In a commentary published on CNBC’s website, ex-FDA Commissioner Scott Gottlieb said science offers the chance to cure debilitating and once-intractable disorders like hemophilia and sickle cell disease. “But we need to make sure the ability to access these therapies, or the risk that someone can be locked out of them, doesn’t widen gaps between the rich and poor,” he said.
“Gene therapies and other treatments that can cure — not just treat — disease are going to be expensive. All of the cost of innovating and reaping an economic return may need to be recouped in a single payment,” he said.
Gottlieb said instead of pricing it per dose for traditional medications, companies “should negotiate with states to offer Medicaid recipients a multi-year solution to their total population’s health.” Louisiana is experimenting with a payment model — known as the ‘Netflix model’ — to treat Hepatitis C in its Medicaid recipients and prison population.
In a similar commentary published on the same website, Novartis CEO Vas Narasimhan shared how advances in cell and gene therapies are beginning to yield powerful new treatments for some of the most devastating illnesses.
“By leveraging a patient’s own biology, cell and gene therapies are already reversing congenital blindness, curing aggressive forms of pediatric leukemia and may soon grant infants with neurological genetic conditions a second chance at life. Researchers are currently developing 300 of these therapies targeting more than 100 serious and often deadly diseases.”
By 2025, the FDA expects to approve 10 to 20 new cell and gene therapies each year.“This is a major breakthrough, but it will introduce new upfront cost challenges to our already stretched health-care system. Policymakers and companies must work together to solve these challenges so that patients can gain access to the tremendous benefit these therapies deliver,” Narasimhan added.
Health-care systems, however, are accustomed to treating chronic diseases with a pay-as-you-go model, spreading costs over months and years. They are currently unprepared to pay for a surge of new, single-treatment therapies with the potential to provide a lifetime of benefit.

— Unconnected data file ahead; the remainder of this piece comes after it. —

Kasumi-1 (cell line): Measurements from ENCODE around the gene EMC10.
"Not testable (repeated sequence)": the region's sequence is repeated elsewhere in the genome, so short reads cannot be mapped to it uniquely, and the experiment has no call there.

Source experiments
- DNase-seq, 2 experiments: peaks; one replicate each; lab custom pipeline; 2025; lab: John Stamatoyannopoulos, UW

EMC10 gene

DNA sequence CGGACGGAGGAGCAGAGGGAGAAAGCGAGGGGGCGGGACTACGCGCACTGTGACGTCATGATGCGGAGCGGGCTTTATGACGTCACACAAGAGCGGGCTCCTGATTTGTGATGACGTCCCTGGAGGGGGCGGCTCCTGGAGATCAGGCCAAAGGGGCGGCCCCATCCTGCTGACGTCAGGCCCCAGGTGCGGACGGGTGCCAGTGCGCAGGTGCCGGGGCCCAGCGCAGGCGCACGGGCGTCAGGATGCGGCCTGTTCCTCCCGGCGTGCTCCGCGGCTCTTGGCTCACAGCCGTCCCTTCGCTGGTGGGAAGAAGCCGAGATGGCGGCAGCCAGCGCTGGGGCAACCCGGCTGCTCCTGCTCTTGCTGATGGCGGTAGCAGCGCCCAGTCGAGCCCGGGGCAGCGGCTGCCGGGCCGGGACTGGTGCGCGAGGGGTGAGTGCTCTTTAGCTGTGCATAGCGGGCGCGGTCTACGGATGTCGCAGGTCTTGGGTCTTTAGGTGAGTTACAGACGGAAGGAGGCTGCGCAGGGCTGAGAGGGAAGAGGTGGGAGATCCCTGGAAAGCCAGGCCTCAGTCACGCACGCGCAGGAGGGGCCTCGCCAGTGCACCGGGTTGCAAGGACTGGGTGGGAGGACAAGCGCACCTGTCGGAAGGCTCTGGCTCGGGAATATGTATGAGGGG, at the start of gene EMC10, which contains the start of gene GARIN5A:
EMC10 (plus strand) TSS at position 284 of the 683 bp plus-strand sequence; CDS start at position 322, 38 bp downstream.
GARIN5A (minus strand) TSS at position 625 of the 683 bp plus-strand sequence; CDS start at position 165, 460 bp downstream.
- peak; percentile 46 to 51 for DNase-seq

This presents two urgent issues for our health-care system. “First, we need to develop new models to properly evaluate the tremendous benefit these therapies bring and second, we must develop new approaches for payment when value accumulates over a lifetime,” he said.
to acquire Peloton for US$ 1.05 billion
Merck & Co. announced it would acquire privately held Peloton Therapeutics for an upfront payment of US$ 1.05 billion. The acquisition will give Merck access to Peloton’s lead cancer drug candidate — PT2977, a novel oral HIF-2α inhibitor in late-stage development for renal cell carcinoma (RCC), the most common type of kidney cancer.
In addition, Peloton shareholders will be eligible to receive a further US$ 1.15 billion contingent upon successful achievement of future regulatory and sales milestones for certain candidates.
In April, confident of its pipeline, Peloton had filed for an initial public offering (IPO) with plans to raise US$ 115 million and had given a pricing range of US$ 15 to US$ 17 per share for its IPO last week.
At the upper limit of that range, the company would have been valued at US$ 903.6 million, including underwriters’ option and other outstanding shares.
With the Merck deal now in place, Peloton shareholders would be eligible to receive a further US$ 1.15 billion on achieving certain sales and regulatory milestones.
In addition to cancer, Peloton announced it had plans to complete a planned Phase 1 trial and initiate a Phase 2 trial for PT2567 in non-oncology applications such as treating pulmonary arterial hypertension.